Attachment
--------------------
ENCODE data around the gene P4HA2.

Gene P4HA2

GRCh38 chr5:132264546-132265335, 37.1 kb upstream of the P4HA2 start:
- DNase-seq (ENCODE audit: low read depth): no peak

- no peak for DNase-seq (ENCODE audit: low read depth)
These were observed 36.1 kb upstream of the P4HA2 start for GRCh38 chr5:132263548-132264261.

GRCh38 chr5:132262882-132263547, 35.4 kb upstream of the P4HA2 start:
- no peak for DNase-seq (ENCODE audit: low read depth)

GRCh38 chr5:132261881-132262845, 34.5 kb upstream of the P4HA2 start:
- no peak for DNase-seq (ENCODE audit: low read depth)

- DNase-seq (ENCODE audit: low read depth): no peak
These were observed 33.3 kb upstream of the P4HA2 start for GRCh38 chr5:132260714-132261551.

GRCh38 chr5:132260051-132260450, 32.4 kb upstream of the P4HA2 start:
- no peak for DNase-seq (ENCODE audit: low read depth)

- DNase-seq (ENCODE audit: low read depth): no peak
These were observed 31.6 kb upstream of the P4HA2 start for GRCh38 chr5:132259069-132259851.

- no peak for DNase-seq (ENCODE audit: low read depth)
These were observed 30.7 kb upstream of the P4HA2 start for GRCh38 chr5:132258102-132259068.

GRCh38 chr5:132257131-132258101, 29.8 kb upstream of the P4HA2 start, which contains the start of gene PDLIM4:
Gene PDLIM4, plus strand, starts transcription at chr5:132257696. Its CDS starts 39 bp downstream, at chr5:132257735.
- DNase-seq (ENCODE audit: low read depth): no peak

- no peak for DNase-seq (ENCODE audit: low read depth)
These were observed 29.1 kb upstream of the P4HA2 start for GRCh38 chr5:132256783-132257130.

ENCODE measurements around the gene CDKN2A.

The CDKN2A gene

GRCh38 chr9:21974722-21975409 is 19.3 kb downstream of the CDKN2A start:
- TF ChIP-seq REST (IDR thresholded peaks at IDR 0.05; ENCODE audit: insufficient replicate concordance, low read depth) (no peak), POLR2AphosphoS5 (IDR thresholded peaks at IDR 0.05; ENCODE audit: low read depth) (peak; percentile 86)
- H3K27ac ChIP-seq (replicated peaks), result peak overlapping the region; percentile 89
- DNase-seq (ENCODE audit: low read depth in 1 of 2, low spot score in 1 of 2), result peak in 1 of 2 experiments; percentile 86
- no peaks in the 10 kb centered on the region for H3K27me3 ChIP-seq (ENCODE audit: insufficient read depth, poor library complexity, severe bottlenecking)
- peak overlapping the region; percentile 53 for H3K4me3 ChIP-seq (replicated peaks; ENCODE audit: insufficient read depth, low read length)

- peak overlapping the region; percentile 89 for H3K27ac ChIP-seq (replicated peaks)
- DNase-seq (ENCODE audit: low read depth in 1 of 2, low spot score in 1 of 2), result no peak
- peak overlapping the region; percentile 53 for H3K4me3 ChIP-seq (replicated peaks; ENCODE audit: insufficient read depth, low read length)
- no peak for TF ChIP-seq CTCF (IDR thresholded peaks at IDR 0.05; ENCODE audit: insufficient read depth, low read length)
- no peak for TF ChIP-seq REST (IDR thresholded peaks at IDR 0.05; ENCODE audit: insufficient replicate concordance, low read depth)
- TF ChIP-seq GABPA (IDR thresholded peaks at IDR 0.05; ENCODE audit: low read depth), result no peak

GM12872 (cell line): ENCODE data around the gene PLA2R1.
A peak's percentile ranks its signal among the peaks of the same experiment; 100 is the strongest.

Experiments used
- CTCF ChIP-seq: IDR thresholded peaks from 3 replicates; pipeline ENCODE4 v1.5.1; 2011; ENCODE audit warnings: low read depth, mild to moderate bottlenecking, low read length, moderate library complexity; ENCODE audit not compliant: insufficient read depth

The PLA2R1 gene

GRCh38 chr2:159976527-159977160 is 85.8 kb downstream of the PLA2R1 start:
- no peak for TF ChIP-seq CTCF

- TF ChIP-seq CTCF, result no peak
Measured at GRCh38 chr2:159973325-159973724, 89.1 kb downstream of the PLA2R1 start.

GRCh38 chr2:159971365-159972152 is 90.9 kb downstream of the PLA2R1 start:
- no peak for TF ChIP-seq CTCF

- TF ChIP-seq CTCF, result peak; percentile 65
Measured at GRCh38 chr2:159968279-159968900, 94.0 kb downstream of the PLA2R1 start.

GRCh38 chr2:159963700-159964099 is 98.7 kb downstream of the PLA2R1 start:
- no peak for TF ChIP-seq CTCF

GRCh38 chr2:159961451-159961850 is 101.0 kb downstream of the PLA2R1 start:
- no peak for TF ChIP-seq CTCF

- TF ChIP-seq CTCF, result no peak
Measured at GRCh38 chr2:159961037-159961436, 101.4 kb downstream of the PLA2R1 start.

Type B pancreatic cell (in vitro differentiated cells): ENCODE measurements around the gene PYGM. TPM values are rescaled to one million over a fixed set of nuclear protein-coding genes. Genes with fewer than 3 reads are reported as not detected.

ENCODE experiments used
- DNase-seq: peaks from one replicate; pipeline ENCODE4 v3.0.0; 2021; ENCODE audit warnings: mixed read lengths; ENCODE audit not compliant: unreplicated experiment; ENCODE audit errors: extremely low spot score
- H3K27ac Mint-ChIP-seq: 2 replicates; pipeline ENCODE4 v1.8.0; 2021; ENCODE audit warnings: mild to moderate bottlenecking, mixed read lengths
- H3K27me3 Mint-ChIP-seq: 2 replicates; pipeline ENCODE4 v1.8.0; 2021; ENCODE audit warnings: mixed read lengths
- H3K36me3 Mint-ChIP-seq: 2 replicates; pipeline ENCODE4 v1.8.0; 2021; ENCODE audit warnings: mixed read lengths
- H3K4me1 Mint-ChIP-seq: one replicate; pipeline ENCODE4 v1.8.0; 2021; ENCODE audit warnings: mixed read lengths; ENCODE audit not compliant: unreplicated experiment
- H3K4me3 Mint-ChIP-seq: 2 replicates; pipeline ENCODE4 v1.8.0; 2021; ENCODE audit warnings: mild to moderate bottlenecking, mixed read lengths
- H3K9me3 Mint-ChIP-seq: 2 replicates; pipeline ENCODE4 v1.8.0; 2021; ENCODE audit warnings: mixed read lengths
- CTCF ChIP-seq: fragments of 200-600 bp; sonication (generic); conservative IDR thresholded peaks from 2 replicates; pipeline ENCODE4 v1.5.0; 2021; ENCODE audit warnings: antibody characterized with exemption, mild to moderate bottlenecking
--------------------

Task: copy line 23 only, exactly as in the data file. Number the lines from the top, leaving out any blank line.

These were observed 29.1 kb upstream of the P4HA2 start for GRCh38 chr5:132256783-132257130.